Gallery News

Their Stories: Final Stories

March 1st, 2016

For the last blog posting featuring three Their Stories submissions, it includes 2 of the most popular portrait subjects. In choosing the unidentified portraits that would be the options, I was looking for ones that were intriguing or suggested a narrative. I was at times surprised at the amount of submissions received for some portraits while others weren’t as popular, which just goes to show that the process is very subjective. Everybody is going to relate to a portrait differently depending on their own experiences. Thanks once again to everyone that participated! – Sonya Jones, Associate Curator and Curator of the Thomas Bouckley Collection


Portrait 2:


This 1921 picture of Roderick, shows him recently arrived from England, where he was an avid cricket player.

Here he always chose to wear the post game attire typical of a gentleman; he eschewed clothes that made him look scruffy. Always the gentleman.

Roderick was a triplet in an age when these family birth groupings were a relative oddity in the pre invitrio fertilization age. Rodney and Rupert remained in England.

Roderick first stayed at the Queens Hotel in Oshawa.   No records of just how long he chose to live here are to be found.

Queens Hotel, Oshawa

Queens Hotel, Oshawa

Now in Canada, Roderick chose to try tennis and to continue to wear the post game attire. He was not stodgy per se, but he did have personal standards.

Along with tennis, he decided to give sailing a go, and revive a passion long ago put aside.

The oval picture lends a sense of formality to Roderick and it quietly pleased him.

I wonder who “my Roderick” really was, and what was his real story

By: Donna George
Portrait 2

Daniel Underhill

If you were to ask any resident of Hampton, Ontario, what they thought of Daniel Underhill, you would always hear the same thing: “A nice lad. A bit slow, but he means well”. Raised by his doting mother and stern father, Daniel was the second of three sons, and by all accounts, the least impressive. His older brother, Richard, was an athlete without equal in the small town, breaking school and regional records in most disciplines of track and field. Steven, the youngest, was as brilliant a scholar as Richard was a sportsman. Following in his father’s footsteps, the boy courted the world of academia, becoming a lawyer, and eventually a judge. Daniel, on the other hand, stuck out by not being extraordinary at all. Awkward and uncoordinated in athletics, and more than a little slow in school, the poor boy was often ridiculed for his inability to step from behind the shadows of his far more successful kin. A constant headache to his father and an embarrassment to his brothers, Daniel felt most at home in the company of his loving mother, the only person who truly understood him. A kind boy, Daniel was happiest making others smile.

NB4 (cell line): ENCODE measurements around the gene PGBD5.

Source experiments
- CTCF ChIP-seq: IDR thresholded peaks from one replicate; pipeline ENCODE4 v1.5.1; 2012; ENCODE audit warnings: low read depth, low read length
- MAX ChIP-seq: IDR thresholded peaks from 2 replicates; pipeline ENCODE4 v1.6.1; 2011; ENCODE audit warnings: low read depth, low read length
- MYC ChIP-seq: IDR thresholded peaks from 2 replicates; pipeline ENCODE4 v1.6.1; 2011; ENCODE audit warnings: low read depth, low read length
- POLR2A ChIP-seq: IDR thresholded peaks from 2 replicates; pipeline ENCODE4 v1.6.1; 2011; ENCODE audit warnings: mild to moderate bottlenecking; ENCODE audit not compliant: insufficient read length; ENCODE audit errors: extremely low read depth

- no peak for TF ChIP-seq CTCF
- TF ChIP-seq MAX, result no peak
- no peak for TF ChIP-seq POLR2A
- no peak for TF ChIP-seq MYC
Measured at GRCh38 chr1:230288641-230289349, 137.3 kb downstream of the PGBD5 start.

By: Spencer Baron


Portrait 1

vintage portrait

Unidentified Portrait from the Thomas Bouckley Collection. Collection of The Robert McLaughlin Gallery.


He was a farm boy, resigned to stay in Columbus for all his days. He was never a wanderer; his younger years were filled with hot summer days in the fields, and cold winters in the kitchen by the fire. A trip to the Falls changed him. At sixteen, in search of a thrill, he set forth to conquer Niagara. The traveller—he boarded a westbound train at Oshawa with a roundtrip ticket in the pocket of his shirt. It was four years before he returned to the farm to console his father, and grieve his mother. Wanderlust, he spent his mornings on Clifton Hill, spinning mystical tales of adventure to wide-eyed people, and his afternoons on the water, amid the shadow of the mist. In 1922 he followed the tourist boom south to the Florida Keys. Land speculator by day—drinker, talker, and dreamer by night. A tycoon by forty, he lost it all in the crash. He made the trek home to Columbus, riding the rails with the rest. A farmer by day, a writer by night. He settled into his life, welcoming the pace of a place set apart from the rapid changes of a new age.

By: Amanda Robinson

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